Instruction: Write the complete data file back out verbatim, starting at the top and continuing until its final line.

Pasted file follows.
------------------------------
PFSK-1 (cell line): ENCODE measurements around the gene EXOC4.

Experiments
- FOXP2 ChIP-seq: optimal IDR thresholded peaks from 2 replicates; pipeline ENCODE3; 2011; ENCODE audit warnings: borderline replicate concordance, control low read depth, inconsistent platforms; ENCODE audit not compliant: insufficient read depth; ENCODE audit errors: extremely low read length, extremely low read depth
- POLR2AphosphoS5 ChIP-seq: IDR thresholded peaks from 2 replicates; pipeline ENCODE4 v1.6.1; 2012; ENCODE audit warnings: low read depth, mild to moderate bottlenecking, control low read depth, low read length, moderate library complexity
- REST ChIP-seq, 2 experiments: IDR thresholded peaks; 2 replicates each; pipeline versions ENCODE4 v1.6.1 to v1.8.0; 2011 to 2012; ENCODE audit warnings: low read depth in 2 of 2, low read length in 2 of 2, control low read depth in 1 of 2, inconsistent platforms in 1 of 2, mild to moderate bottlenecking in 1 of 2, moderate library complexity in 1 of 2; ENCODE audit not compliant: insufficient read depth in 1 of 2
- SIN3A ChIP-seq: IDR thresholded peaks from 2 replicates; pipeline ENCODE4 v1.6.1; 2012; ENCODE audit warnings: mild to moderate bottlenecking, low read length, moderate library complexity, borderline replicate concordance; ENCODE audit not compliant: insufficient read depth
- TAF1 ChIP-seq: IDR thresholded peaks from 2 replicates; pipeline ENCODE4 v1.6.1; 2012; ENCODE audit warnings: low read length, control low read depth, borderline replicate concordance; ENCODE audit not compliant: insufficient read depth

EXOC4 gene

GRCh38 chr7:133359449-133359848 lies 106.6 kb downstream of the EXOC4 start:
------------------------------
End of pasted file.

PFSK-1 (cell line): ENCODE measurements around the gene EXOC4.

Experiments
- FOXP2 ChIP-seq: optimal IDR thresholded peaks from 2 replicates; pipeline ENCODE3; 2011; ENCODE audit warnings: borderline replicate concordance, control low read depth, inconsistent platforms; ENCODE audit not compliant: insufficient read depth; ENCODE audit errors: extremely low read length, extremely low read depth
- POLR2AphosphoS5 ChIP-seq: IDR thresholded peaks from 2 replicates; pipeline ENCODE4 v1.6.1; 2012; ENCODE audit warnings: low read depth, mild to moderate bottlenecking, control low read depth, low read length, moderate library complexity
- REST ChIP-seq, 2 experiments: IDR thresholded peaks; 2 replicates each; pipeline versions ENCODE4 v1.6.1 to v1.8.0; 2011 to 2012; ENCODE audit warnings: low read depth in 2 of 2, low read length in 2 of 2, control low read depth in 1 of 2, inconsistent platforms in 1 of 2, mild to moderate bottlenecking in 1 of 2, moderate library complexity in 1 of 2; ENCODE audit not compliant: insufficient read depth in 1 of 2
- SIN3A ChIP-seq: IDR thresholded peaks from 2 replicates; pipeline ENCODE4 v1.6.1; 2012; ENCODE audit warnings: mild to moderate bottlenecking, low read length, moderate library complexity, borderline replicate concordance; ENCODE audit not compliant: insufficient read depth
- TAF1 ChIP-seq: IDR thresholded peaks from 2 replicates; pipeline ENCODE4 v1.6.1; 2012; ENCODE audit warnings: low read length, control low read depth, borderline replicate concordance; ENCODE audit not compliant: insufficient read depth

EXOC4 gene

GRCh38 chr7:133359449-133359848 lies 106.6 kb downstream of the EXOC4 start: